California’s farmers are struggling to find workers. Can machines help? [Capital Public Radio]

Ranch owner Bardin Bengard looks out at his workers picking and packing broccoli on his Salinas Valley Farm. He grows other crops, too, like lettuce, celery and cauliflower, which require different levels of care but have one thing in common: They must be picked by hand. And Bengard can’t find enough people to do the job. “These crews should be full,” Bengard says. He wanted 28 or 30 people working, but on this day he only has half as many as he needs. That’s common: The California Farm Bureau Federation conducted an industry survey last year and found that a majority of the farmers said they were experiencing labor shortages. Mark Villanueva works for Bengard and has been in agriculture for nearly 40 years. He says the labor shortage is getting worse. That’s because new generations — immigrant or not — aren’t interested in agriculture work. “They don’t want to do this,” Villanueva said. “It’s pretty tough work. And that’s the bottom line.”


Nuts decline as Kern’s 2017 ag production tops previous year by 1%, again beating Tulare, Fresno counties [Bakersfield Californian]

Kern apparently retained its title as the nation’s top-grossing farming county as a report released Tuesday showed its 2017 agricultural bounty surpassed 2016’s total by 1 percent despite declines in the value of locally produced almonds and pistachios. The county’s top three crops kept their relative ranking, with grapes leading almonds, followed by citrus. But milk overtook pistachios as Kern’s fourth-highest grossing ag commodity. Those five crops made up 63 percent of all 2017 ag revenues in Kern, where one of every five jobs is thought to be tied to farming. The gross value of crops produced in Kern last year came to $7.25 billion, again topping Tulare and Fresno counties’ totals, which came to $7.04 billion and $7.03 billion, respectively. The three counties have led U.S. production values in recent years. Although the strength evident in Kern’s 2017 crop report was “definitely exciting,” the figures it contains do not reflect water, labor and other costs growers in the county must cover, said the executive director of the Kern County Farm Bureau, Ariana Joven. “It is always important to recognize these numbers are gross values and do not reflect the costs of production, marketing, transportation or other additional costs,” she stated.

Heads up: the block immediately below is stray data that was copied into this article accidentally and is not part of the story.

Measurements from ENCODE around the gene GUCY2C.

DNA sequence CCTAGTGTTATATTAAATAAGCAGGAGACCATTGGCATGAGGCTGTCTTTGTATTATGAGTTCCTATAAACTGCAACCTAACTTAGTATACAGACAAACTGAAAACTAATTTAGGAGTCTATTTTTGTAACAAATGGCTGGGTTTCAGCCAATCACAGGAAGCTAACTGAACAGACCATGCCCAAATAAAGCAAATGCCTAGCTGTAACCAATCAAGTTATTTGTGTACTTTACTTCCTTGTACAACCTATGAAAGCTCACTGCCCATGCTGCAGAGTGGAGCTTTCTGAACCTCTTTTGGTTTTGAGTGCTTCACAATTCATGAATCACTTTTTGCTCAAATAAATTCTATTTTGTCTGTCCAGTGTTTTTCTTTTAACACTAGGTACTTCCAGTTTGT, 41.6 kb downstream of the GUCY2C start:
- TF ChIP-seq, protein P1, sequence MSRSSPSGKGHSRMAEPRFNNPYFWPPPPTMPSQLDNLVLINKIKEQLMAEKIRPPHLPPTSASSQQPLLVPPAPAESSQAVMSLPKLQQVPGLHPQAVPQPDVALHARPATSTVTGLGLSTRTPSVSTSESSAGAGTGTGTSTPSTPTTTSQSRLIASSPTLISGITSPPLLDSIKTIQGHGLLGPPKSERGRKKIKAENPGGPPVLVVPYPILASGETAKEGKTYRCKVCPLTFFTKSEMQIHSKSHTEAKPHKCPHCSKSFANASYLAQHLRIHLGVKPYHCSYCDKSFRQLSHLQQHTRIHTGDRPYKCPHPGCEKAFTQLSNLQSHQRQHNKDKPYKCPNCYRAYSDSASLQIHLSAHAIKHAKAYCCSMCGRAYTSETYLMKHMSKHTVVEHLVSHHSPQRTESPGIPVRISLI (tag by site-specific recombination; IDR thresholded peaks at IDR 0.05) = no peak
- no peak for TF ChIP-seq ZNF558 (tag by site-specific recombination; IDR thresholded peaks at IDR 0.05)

OID board blesses controversial payments to fallowing farmers [Modesto Bee]

On a split vote, irrigation leaders on Tuesday ratified nearly $1 million in payments to farmers who volunteered to fallow land two years ago, even though the program fell apart in the face of a lawsuit. Before the On-Farm Conservation program failed, the Oakdale Irrigation District entered into 59 contracts with growers willing to idle some land in return for money from outside buyers of freed-up water. Many did expensive work, and board members long ago authorized General Manager Steve Knell and attorney Fred Silva to negotiate settlements. The board on Tuesday gave its blessing to 21 of those contracts worth a combined $963,840, over objections from board members Linda Santos and Gail Altieri.